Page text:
How Jim Koch turned a family recipe into a $500m industry

“There’s nothing like the first pull off a fresh keg at the brewery where it was made,” says Jim Koch, founder and CEO of the Boston Beer Company on a tour round his brewery.

Yet if anything, says Radio Boston, that underplays the enthusiasm with which the “godfather of craft beers” views his product.

Koch’s brewing skills may have made him the billionaire head of a large, publicly traded company, but his “effervescent charm” has lost none of its sparkle. This man really loves beer – and he loves making it. “I feel like Willy Wonka,” he says. “This is the chocolate factory.”

In New England these days, every bar seems to have a couple – if not dozens – of craft beers on tap. But when Koch started out 30 years ago, it was virtually impossible to buy anything other than Budweiser, Miller or Coors.

He is credited with pioneering a renaissance in flavourful, traditional beer, epitomised by his own core brand, Samuel Adams. Ironically, as the kingpin of a small, but rapidly growing niche sector (see below), he’s now seen by some as “the big brewer in the room”.

Koch certainly has an interesting narrative behind his brand, says the Fast Company. Born in Cincinnati, into the sixth generation of a Midwestern brewing dynasty, he seemed destined for other things. His father, Charles Koch, had abandoned the family business after it was engulfed by corporate consolidation and a tidal wave of pale lager.

After leaving Harvard, Koch joined the Boston Consulting Group, eventually deciding to trade in his six-figure salary to return to his roots. When Koch told his father, he thought he’d be thrilled. “Didn’t happen that way. He looked at me and said, ‘Jim, you’ve done some stupid things in your life. That’s just about the stupidest’.”

Yet, Koch was convinced he could find a niche for a high-quality American beer and, tucked away in his parents’ attic, was his means: a family recipe dating back to the 1800s, which he used to create his first beer.

He named it Samuel Adams, after the US independence hero who was also a brewer. That helped shift sales when the beer made its Boston debut on Patriot’s Day in 1985. But ultimately, it was the taste that swung it.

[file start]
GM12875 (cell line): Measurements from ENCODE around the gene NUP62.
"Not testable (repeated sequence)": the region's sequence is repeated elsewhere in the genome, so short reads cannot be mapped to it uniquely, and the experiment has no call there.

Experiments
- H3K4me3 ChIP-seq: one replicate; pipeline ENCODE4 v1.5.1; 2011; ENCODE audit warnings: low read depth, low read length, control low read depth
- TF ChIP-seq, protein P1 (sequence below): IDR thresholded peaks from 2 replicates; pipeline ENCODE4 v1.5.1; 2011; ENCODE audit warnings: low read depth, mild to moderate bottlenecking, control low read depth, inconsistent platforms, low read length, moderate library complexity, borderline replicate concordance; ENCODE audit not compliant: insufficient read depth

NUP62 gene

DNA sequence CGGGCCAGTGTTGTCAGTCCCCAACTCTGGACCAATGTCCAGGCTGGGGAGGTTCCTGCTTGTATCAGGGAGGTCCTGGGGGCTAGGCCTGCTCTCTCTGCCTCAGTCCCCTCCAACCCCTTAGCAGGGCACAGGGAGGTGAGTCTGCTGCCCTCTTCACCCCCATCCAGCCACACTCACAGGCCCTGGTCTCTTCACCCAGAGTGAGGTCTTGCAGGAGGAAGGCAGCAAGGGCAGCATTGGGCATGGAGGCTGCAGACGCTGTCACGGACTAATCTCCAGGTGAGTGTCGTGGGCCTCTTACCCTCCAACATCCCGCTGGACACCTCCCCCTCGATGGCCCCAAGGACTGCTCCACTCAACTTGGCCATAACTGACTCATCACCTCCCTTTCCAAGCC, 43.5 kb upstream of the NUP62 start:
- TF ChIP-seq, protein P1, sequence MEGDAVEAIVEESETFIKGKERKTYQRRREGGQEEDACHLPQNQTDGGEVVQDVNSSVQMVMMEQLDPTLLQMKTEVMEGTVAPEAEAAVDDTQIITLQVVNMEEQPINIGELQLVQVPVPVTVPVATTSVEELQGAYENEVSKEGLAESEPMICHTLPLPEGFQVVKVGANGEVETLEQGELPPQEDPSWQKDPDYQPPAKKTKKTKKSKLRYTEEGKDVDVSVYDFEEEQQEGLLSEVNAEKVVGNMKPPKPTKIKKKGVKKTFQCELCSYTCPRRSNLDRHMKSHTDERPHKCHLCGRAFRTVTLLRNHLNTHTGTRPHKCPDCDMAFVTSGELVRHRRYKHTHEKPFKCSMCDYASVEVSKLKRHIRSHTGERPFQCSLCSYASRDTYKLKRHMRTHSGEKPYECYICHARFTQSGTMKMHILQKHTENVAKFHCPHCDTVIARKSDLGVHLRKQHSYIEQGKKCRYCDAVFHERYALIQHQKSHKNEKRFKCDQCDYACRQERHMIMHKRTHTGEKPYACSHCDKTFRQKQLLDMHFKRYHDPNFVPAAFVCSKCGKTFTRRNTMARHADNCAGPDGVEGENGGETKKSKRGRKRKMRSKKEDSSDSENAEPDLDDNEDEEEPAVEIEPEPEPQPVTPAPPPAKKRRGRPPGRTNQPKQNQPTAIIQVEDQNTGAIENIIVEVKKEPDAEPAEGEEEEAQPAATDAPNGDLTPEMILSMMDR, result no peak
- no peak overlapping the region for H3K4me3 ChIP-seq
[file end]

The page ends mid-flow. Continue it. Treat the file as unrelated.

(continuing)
Six weeks after its introduction, Samuel Adams was voted “Best Beer in America” at an influential beer festival, and demand mushroomed. By year end, sales had reached 500 barrels, and distribution extended as far as Germany. In 1995, Koch took the company public.

Three decades on, the Boston Beer Company is now “almost a household name”, with annual sales topping $500m and a product line comprising more than 50 beers, says The Wall Street Journal.

Koch has “revolutionised American beer” and has no plans to end his campaign. “I have a succession plan, and it has worked flawlessly every day for 30 years,” he concludes: “don’t die.”

Will microbreweries survive the hop crunch?

“A cool craft beer has become part of the uniform for self-respecting hipsters” from Brooklyn to Hackney, says Emiko Terazono in the FT. The American industry is now worth $14bn annually, having seen double-digit production growth over the past few years, and it accounts for almost 8% of the total US beer market.

Craft brewing “is like a pandemic that’s spreading everywhere. Even China has 1,000 craft brewers”, says Alex Barth of the German hop-trader Barth-Haas. But not all is rosy in the hop garden.

Because they use between four and ten times more hops than the average industrial lager, growers can’t keep pace with the growing popularity of these beers. A “hop crunch” is on and it “stands to hurt microbrewers most”.

The craft beer world “is full of nice, easy-going, collaborative entrepreneurs who disdain down-and-dirty competition”, says Brad Tuttle in Time – “or at least it used to be”. While it was acceptable to bash Big Beer, the prevailing ethos in craft brewing was one of co-operation and collaboration. That’s changing.

Earlier this year the Boston Beer Company was accused by a Californian microbrewer of “specifically targeting its business and trying to replace its brands on tap wherever possible”.

The accusation offended Koch. Indeed, he believes there’s “a shared responsibility to help those who are following the path we have worked hard to pave”, and he has formed a start-up programme to that end. It is hard to swallow the fact, says Boston Radio, that “tiny craft brewers may look at him the way Koch himself looks at Anheuser-Busch”.

Still, no one meeting Koch could doubt his enthusiasm and expertise in the craft, says Charles Passy on WSJ.com. Forever fine-tuning new recipes, he is proudest of Utopias –
an exclusive, uncarbonated, beer that’s high in alcohol (29%), “reminiscent taste-wise of a fine port”. At $190 a bottle, “it’s hardly your normal beer”.

Merryn

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